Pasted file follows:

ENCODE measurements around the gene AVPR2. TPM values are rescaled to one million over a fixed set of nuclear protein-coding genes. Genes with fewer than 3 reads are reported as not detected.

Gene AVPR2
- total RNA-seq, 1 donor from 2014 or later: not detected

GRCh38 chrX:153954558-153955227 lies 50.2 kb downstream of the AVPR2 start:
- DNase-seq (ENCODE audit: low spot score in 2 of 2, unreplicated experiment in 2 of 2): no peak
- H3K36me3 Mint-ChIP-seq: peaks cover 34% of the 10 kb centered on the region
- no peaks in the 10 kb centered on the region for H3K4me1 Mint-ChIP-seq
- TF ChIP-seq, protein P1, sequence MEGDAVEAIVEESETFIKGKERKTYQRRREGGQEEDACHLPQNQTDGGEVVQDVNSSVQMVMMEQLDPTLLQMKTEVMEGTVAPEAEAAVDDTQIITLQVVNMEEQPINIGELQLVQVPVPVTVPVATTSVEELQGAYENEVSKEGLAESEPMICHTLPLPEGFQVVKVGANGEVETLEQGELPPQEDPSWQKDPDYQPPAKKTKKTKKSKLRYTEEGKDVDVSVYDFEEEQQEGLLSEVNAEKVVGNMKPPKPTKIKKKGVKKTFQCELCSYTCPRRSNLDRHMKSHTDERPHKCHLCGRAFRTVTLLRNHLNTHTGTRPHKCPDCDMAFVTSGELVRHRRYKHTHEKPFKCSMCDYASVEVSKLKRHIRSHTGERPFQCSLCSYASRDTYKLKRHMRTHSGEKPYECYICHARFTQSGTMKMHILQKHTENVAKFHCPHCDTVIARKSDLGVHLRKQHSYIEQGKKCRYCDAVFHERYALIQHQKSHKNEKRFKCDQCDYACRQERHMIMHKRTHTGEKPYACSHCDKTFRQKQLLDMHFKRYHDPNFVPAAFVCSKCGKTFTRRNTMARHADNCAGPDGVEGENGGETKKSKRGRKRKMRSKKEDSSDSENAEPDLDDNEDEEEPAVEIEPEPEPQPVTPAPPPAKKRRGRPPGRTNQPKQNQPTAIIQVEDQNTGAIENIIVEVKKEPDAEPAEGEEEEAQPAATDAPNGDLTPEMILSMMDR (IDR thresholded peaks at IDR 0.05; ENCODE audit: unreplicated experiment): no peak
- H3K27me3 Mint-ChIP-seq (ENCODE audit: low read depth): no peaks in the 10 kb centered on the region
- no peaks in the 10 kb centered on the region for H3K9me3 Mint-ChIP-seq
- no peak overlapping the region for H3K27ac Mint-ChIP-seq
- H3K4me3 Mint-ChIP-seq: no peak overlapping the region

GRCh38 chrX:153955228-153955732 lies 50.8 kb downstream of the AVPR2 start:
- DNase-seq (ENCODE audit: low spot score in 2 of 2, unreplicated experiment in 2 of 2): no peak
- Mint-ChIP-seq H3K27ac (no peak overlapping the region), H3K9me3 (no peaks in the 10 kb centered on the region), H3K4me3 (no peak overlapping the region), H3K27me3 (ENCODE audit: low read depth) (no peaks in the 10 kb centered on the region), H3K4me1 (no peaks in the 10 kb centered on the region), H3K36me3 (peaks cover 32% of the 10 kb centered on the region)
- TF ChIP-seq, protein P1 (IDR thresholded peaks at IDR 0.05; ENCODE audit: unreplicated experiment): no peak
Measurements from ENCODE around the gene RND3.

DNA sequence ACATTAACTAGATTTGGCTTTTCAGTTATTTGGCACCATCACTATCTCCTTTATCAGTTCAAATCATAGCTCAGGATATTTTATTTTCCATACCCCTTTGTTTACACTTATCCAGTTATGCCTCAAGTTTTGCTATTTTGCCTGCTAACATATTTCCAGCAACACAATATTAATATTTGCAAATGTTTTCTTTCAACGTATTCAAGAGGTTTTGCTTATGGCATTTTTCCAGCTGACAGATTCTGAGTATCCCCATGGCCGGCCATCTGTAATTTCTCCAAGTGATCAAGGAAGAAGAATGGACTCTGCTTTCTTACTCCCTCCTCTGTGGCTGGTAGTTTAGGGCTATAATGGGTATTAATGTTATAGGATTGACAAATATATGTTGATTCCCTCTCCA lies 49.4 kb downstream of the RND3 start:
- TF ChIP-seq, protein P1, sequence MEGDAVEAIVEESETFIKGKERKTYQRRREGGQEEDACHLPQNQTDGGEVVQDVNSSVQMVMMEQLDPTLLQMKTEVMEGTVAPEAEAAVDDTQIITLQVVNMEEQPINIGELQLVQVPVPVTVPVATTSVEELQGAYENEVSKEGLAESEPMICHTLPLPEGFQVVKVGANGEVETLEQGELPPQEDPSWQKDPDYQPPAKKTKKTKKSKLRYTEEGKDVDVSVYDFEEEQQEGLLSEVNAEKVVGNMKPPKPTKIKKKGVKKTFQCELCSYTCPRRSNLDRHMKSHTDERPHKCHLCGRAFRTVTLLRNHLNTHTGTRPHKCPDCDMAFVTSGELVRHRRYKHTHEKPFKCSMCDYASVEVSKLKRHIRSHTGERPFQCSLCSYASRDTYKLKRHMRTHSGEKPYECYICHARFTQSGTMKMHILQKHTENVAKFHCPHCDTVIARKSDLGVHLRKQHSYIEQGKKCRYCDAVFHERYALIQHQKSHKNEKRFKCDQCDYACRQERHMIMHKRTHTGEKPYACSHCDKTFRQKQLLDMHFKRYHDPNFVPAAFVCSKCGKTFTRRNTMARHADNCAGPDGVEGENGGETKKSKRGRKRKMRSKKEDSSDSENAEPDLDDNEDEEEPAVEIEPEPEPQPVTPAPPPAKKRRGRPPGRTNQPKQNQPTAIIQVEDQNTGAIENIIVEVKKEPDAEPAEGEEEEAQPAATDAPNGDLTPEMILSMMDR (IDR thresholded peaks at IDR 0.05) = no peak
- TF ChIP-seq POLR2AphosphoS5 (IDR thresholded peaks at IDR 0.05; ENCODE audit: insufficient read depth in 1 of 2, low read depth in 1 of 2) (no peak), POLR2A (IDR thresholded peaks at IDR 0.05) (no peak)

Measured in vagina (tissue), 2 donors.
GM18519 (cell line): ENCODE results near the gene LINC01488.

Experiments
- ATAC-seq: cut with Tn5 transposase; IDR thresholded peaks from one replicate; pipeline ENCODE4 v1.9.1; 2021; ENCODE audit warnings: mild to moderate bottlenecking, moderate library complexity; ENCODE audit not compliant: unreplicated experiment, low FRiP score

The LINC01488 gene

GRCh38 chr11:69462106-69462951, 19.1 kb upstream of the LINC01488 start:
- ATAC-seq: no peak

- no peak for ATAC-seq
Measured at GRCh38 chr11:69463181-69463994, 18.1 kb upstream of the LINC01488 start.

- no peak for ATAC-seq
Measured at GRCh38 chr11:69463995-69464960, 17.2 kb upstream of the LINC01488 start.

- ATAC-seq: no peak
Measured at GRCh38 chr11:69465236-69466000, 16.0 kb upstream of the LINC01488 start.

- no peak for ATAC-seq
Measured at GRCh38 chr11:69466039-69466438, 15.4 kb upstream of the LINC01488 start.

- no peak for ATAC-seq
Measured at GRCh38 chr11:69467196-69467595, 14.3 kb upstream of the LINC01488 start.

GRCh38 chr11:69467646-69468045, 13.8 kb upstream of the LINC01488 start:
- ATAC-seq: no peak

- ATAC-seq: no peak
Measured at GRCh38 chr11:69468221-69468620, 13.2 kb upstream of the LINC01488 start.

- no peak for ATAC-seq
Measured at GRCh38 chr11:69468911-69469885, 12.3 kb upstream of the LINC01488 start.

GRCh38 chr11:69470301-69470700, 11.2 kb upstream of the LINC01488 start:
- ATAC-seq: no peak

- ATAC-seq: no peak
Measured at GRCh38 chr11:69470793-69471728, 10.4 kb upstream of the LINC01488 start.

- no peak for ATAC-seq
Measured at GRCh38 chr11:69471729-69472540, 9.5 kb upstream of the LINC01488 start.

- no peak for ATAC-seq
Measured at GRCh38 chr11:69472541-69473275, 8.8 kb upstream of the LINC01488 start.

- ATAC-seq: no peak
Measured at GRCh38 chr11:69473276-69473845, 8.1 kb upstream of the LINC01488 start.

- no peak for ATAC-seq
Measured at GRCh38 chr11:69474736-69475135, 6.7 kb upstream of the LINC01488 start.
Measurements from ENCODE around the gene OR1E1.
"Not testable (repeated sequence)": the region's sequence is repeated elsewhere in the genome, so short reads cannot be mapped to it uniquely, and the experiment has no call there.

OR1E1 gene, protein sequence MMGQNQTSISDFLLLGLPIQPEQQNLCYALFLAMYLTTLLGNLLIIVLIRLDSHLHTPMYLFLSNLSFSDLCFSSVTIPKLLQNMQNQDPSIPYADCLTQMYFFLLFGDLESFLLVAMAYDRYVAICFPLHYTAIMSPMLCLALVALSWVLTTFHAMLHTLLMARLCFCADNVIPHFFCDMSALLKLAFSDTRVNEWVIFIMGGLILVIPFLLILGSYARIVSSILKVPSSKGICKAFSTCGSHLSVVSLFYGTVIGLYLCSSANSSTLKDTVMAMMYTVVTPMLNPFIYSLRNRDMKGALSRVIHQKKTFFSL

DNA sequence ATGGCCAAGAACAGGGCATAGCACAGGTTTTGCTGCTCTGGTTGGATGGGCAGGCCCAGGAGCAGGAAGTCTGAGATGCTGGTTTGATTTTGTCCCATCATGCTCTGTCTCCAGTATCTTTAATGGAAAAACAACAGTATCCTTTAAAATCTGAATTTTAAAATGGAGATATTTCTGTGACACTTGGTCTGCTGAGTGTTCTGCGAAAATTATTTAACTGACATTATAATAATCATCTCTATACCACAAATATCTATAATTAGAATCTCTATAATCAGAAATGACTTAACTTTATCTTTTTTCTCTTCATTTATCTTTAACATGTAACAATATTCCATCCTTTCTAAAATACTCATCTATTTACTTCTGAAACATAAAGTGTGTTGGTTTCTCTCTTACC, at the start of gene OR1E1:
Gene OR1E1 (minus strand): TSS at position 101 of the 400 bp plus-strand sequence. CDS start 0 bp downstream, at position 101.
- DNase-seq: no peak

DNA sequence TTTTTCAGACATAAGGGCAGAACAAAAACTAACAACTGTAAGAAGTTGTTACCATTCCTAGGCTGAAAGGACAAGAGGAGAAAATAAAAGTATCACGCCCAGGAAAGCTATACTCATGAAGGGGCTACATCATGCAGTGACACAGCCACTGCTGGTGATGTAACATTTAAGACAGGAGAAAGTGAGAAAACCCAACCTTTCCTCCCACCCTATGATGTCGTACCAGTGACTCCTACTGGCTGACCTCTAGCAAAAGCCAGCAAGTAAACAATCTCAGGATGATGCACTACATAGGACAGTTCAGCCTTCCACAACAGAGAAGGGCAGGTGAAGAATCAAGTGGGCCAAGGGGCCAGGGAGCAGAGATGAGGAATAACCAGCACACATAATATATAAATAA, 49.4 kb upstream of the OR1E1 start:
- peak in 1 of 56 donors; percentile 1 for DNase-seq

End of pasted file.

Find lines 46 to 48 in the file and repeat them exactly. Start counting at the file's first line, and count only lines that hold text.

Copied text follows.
- ATAC-seq: no peak
Measured at GRCh38 chr11:69470793-69471728, 10.4 kb upstream of the LINC01488 start.

- no peak for ATAC-seq